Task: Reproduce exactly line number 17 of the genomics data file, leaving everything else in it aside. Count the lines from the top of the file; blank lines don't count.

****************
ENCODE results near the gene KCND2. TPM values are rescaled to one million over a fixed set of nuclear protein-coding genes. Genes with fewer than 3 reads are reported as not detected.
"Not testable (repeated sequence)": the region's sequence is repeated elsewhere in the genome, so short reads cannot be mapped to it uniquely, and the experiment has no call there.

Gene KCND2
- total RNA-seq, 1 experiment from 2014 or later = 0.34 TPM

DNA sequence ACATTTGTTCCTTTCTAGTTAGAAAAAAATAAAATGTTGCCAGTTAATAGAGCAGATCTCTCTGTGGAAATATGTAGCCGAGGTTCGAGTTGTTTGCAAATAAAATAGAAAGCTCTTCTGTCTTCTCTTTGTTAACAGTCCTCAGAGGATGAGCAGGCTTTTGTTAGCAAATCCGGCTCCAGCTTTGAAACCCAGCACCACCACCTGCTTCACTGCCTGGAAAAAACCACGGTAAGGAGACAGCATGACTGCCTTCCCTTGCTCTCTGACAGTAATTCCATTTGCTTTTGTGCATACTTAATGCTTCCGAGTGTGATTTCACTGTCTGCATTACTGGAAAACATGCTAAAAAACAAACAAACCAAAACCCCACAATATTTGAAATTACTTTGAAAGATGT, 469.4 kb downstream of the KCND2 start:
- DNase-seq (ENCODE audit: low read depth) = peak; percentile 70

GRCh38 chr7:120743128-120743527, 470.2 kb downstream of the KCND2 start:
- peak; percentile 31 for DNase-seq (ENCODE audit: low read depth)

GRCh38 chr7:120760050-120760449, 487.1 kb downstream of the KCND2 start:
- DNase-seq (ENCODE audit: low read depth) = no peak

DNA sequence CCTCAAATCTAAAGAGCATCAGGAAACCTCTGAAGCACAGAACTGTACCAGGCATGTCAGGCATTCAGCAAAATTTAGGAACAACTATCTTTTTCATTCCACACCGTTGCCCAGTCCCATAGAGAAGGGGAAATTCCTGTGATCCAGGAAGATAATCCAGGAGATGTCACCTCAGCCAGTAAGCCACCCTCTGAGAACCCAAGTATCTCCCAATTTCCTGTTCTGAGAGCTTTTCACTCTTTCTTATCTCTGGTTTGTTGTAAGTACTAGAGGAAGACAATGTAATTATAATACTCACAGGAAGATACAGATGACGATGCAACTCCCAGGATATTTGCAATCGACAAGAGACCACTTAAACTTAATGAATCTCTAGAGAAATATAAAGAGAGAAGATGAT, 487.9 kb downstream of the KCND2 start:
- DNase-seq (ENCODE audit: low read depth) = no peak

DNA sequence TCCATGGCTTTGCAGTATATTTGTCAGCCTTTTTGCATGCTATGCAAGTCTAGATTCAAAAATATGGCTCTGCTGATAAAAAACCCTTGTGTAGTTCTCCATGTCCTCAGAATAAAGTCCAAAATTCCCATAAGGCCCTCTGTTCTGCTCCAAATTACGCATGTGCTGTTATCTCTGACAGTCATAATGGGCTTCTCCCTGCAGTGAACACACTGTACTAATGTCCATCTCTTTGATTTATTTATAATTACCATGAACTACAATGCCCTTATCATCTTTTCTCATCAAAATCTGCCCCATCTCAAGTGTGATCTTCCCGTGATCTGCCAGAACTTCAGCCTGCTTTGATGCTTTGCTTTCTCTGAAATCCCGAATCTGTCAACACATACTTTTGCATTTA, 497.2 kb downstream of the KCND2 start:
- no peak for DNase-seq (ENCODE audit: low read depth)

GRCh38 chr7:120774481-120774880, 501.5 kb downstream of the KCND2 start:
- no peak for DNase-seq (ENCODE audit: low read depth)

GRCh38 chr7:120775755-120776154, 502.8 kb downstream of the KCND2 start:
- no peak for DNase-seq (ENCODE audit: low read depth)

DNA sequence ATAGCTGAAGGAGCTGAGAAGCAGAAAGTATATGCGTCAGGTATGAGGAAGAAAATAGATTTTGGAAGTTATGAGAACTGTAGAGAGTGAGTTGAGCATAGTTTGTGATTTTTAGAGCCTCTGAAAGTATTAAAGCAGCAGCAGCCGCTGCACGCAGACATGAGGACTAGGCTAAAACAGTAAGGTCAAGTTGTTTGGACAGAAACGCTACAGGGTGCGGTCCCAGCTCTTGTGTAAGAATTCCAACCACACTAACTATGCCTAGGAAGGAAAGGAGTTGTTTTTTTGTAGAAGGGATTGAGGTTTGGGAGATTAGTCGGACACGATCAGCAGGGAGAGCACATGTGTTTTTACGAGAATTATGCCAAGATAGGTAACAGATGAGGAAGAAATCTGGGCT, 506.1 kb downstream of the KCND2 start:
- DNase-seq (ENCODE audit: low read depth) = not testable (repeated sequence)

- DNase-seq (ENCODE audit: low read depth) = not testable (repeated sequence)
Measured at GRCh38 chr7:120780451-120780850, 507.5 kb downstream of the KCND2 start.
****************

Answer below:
GRCh38 chr7:120775755-120776154, 502.8 kb downstream of the KCND2 start: